Hey you! Yeah, you! You’re a human adult, right? Maybe with a kid or two? Well, I have some important information for you. It’s about … well … it’s about your butt.
I prefer to keep things lighthearted in my blog, but as a parent your health is important. So I want to talk a little about cancer, specifically colorectal cancer, and how you can prevent it. Wait, come back! I promise it won’t be that bad.
Some Important Facts
If insurance commercials have taught me anything, it’s that people will respond to lovable characters. So I asked an AI illustrator to whip up a picture of a fun, relatable mascot for colorectal cancer awareness. To make the subject more palatable, I’ll have HIM give you some information about it instead of me. Say hello to Colin the Colon! He’s as informative as he is unsettling! Take it away, Colin!
“Wa-hey there folks, I’m Colin the Colon! I could TELL you some important facts about colorectal cancer prevention, but instead I think I’ll SING about them! OOOHHHHH…”
On second thought, how about we not go with Colin.
Some Actual Important Facts
Why am I talking about colorectal cancer? Well, my dad was diagnosed with stage 4 colon cancer when he was 55, 20-ish years ago. Thankfully, he’s made a full recovery since then. At the time I was a teenager, and was so self-centered that I had little concept of what he was going through. But now as an adult and a parent, I’m much more aware of the risk that the disease holds to me and my family.
Colorectal cancer is the 2nd leading cause of cancer deaths in the USA. If you know anything about it, you probably know it as an older person’s disease. But recently, colorectal cancer has been sharply on the rise in adults 18-35. So even if you’re a relatively young parent, you should be aware of it. Usually doctors recommend you start getting screened at 45, but if you have family history or have experienced some potential symptoms, you should talk to your doctor to see if they recommend starting earlier.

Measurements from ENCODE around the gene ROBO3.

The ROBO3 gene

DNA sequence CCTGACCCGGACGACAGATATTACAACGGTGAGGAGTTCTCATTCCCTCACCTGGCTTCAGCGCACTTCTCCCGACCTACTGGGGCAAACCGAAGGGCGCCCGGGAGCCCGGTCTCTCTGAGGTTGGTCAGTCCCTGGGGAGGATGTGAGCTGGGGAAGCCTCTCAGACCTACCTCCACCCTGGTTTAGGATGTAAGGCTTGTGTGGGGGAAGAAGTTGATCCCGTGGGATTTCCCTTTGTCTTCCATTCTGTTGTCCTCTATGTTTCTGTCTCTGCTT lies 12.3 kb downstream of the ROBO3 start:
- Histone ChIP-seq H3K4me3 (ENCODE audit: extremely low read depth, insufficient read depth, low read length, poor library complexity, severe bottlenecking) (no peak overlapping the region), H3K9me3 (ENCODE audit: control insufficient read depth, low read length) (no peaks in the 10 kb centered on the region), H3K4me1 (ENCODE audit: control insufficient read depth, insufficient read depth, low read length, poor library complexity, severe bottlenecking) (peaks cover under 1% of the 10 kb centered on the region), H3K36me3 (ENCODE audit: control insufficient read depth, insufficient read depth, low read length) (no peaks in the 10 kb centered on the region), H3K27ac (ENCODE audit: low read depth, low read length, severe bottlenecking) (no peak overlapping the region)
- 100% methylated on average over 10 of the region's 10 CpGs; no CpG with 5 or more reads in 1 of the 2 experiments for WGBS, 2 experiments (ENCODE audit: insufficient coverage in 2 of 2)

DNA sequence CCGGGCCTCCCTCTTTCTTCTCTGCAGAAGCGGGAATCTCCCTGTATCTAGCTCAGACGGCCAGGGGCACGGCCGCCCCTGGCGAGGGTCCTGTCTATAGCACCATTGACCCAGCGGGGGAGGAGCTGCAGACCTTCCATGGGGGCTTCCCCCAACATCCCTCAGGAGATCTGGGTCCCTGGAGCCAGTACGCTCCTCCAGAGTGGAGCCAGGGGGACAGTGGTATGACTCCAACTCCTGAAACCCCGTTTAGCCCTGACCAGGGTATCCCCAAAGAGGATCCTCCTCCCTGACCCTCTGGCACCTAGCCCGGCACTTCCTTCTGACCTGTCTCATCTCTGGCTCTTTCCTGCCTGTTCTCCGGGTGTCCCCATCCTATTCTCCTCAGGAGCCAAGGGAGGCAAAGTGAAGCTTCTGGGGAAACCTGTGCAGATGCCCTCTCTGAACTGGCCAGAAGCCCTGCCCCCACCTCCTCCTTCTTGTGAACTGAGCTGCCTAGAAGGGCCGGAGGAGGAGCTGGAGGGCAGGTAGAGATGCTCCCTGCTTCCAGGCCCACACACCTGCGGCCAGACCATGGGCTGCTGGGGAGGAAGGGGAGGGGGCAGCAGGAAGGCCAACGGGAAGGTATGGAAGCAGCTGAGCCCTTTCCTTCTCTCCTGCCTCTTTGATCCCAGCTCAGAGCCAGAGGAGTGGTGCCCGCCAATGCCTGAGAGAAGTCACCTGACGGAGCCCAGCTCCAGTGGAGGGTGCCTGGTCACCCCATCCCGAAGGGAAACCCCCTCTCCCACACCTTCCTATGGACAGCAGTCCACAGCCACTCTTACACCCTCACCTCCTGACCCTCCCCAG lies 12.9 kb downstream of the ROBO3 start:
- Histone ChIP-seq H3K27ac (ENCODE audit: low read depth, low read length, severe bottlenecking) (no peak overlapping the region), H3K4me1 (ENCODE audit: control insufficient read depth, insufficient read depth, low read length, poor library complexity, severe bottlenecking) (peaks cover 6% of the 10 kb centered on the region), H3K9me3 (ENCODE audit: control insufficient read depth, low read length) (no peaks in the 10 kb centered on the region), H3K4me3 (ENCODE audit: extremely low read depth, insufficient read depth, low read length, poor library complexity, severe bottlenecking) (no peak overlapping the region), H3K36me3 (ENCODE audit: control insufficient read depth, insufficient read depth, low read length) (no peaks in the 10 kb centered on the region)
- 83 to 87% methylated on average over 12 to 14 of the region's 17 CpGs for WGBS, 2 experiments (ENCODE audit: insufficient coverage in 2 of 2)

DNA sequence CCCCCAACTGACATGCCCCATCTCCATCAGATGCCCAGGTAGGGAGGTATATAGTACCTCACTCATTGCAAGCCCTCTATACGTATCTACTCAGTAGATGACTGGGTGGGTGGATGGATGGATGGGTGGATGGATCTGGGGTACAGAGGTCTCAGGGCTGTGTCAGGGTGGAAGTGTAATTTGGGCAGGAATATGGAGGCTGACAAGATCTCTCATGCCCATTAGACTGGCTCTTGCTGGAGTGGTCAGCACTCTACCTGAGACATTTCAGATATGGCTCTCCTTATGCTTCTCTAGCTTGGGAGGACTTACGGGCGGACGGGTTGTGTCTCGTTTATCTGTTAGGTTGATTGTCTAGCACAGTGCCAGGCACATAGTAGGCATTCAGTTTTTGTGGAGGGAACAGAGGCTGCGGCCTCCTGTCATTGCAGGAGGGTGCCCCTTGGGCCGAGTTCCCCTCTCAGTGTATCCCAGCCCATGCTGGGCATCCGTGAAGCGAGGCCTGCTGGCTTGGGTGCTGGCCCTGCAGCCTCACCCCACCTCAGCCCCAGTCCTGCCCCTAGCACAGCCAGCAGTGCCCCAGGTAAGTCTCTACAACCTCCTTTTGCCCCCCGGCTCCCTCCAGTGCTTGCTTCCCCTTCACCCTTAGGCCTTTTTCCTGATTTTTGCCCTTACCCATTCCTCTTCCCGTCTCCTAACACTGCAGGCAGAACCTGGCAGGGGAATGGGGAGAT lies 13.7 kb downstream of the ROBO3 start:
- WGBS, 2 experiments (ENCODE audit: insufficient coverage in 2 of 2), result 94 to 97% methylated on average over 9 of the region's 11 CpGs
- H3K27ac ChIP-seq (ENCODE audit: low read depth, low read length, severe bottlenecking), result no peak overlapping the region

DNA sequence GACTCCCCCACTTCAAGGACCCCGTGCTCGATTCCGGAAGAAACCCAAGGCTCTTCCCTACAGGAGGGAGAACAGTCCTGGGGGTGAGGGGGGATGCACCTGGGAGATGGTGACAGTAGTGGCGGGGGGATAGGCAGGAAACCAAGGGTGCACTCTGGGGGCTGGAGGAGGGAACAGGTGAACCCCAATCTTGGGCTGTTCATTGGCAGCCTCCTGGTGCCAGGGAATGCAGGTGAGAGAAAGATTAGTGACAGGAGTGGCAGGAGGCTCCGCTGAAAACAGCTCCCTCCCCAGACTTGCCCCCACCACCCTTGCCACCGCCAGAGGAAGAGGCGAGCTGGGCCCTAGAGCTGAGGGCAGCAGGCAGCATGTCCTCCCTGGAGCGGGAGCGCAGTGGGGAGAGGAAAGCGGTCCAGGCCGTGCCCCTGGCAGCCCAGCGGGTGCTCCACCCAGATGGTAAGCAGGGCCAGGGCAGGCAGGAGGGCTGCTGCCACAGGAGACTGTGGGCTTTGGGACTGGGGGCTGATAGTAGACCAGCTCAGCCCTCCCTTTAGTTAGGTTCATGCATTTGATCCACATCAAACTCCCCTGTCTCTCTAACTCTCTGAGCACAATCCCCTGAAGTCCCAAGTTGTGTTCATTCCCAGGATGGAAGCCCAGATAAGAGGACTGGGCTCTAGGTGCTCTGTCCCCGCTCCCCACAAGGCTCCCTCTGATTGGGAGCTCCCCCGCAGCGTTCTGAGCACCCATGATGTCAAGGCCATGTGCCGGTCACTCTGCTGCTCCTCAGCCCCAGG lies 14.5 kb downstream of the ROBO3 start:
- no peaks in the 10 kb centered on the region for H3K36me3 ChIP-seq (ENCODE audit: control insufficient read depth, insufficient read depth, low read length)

So what should you do? Talk to your doctor about it. Be aware of your family history and be cognizant of symptoms that could indicate a problem. Symptoms include changing bowel habits, persistent abdominal discomfort, and blood in the stool. If you have some warning signs, your doctor might suggest you get a colonoscopy. That’s where a doctor uses a camera to go into your colon and visually inspect for signs of cancer. It’s considered the gold standard in colorectal cancer prevention. In my case, I had high risk because of my family history and some symptoms (I won’t go into details), so my gastroenterologist suggested I get a colonoscopy to check things out.
A colonoscopy is pretty simple: The doctor sticks a little robot camera up there and takes a look around. They put you under general anesthesia for it so you don’t have to experience what I’m sure is a … unique sensation. Since they’re going to stick a camera up there, you need to be nice and clean for your close-up. That means a day and a half of prep. The day before, I could only consume clear liquids. Have you ever had broth and jello for breakfast, lunch, and dinner? I can’t recommend it. There was other prep too, but I will not go into details, for your sake.
The day of the procedure, I could drink water a little in the morning but nothing else. At 1:15 p.m. I got to the surgery center, checked in, went back to the prep room. I got into one of those humiliating open-in-the-back gowns, and was subjected to a brief flurry of nurses and doctors getting me ready. They stuck an oxygen tube in my nose and a needle in my arm. Then I waited half an hour for my turn with the doctor. They put some anesthetic in my arm, and then … I woke up. I was done. No fuss at all. Turns out the procedure is no big deal; it’s the lead up to it that’s actually a pain in the butt (pun intended).
So why did I bother telling you about this? Sure, cancer is bad but why is that your problem? Well, in my opinion, the ultimate reason to worry about this is for your kids. We all want to be there for our kids as they grow, and then be able to enjoy their company when they’re adults. And they deserve to have you there for them for as long as they can. So please, keep tabs on your health and get a colonoscopy if you need to. Do it for your kids.